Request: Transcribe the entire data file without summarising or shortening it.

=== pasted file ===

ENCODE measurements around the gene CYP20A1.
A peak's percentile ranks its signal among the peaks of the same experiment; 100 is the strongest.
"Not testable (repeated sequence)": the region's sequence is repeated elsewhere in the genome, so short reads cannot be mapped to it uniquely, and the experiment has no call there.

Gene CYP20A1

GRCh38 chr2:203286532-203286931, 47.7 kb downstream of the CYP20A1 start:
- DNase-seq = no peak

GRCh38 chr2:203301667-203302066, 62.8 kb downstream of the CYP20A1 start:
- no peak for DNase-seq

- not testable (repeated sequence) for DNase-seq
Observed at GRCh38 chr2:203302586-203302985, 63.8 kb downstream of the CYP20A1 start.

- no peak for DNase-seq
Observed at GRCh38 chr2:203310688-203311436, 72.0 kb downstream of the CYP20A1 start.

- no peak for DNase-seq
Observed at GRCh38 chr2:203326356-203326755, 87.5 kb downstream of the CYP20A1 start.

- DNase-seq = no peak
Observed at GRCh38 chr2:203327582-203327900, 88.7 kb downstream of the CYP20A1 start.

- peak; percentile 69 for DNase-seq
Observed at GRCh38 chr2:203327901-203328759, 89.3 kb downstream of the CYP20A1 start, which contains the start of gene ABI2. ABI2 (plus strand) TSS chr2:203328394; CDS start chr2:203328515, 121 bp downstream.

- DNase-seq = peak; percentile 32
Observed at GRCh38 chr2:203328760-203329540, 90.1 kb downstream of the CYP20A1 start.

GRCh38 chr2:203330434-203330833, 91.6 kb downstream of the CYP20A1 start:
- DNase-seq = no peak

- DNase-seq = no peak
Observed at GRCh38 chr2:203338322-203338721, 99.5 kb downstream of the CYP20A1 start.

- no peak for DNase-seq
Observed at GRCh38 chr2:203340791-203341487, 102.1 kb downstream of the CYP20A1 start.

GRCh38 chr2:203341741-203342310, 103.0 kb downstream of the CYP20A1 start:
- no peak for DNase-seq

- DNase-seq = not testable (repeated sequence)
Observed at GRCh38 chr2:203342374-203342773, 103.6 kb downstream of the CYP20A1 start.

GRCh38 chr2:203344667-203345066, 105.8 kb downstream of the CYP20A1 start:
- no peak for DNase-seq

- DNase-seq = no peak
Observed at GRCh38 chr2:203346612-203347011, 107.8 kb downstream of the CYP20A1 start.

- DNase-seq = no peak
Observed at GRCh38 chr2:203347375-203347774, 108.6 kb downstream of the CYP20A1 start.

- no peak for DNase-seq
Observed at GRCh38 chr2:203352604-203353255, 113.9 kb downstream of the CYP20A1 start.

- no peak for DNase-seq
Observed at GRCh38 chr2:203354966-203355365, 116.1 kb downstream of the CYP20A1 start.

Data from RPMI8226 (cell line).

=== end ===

ENCODE measurements around the gene CYP20A1.
A peak's percentile ranks its signal among the peaks of the same experiment; 100 is the strongest.
"Not testable (repeated sequence)": the region's sequence is repeated elsewhere in the genome, so short reads cannot be mapped to it uniquely, and the experiment has no call there.

Gene CYP20A1

GRCh38 chr2:203286532-203286931, 47.7 kb downstream of the CYP20A1 start:
- DNase-seq = no peak

GRCh38 chr2:203301667-203302066, 62.8 kb downstream of the CYP20A1 start:
- no peak for DNase-seq

- not testable (repeated sequence) for DNase-seq
Observed at GRCh38 chr2:203302586-203302985, 63.8 kb downstream of the CYP20A1 start.

- no peak for DNase-seq
Observed at GRCh38 chr2:203310688-203311436, 72.0 kb downstream of the CYP20A1 start.

- no peak for DNase-seq
Observed at GRCh38 chr2:203326356-203326755, 87.5 kb downstream of the CYP20A1 start.

- DNase-seq = no peak
Observed at GRCh38 chr2:203327582-203327900, 88.7 kb downstream of the CYP20A1 start.

- peak; percentile 69 for DNase-seq
Observed at GRCh38 chr2:203327901-203328759, 89.3 kb downstream of the CYP20A1 start, which contains the start of gene ABI2. ABI2 (plus strand) TSS chr2:203328394; CDS start chr2:203328515, 121 bp downstream.

- DNase-seq = peak; percentile 32
Observed at GRCh38 chr2:203328760-203329540, 90.1 kb downstream of the CYP20A1 start.

GRCh38 chr2:203330434-203330833, 91.6 kb downstream of the CYP20A1 start:
- DNase-seq = no peak

- DNase-seq = no peak
Observed at GRCh38 chr2:203338322-203338721, 99.5 kb downstream of the CYP20A1 start.

- no peak for DNase-seq
Observed at GRCh38 chr2:203340791-203341487, 102.1 kb downstream of the CYP20A1 start.

GRCh38 chr2:203341741-203342310, 103.0 kb downstream of the CYP20A1 start:
- no peak for DNase-seq

- DNase-seq = not testable (repeated sequence)
Observed at GRCh38 chr2:203342374-203342773, 103.6 kb downstream of the CYP20A1 start.

GRCh38 chr2:203344667-203345066, 105.8 kb downstream of the CYP20A1 start:
- no peak for DNase-seq

- DNase-seq = no peak
Observed at GRCh38 chr2:203346612-203347011, 107.8 kb downstream of the CYP20A1 start.

- DNase-seq = no peak
Observed at GRCh38 chr2:203347375-203347774, 108.6 kb downstream of the CYP20A1 start.

- no peak for DNase-seq
Observed at GRCh38 chr2:203352604-203353255, 113.9 kb downstream of the CYP20A1 start.

- no peak for DNase-seq
Observed at GRCh38 chr2:203354966-203355365, 116.1 kb downstream of the CYP20A1 start.

Data from RPMI8226 (cell line).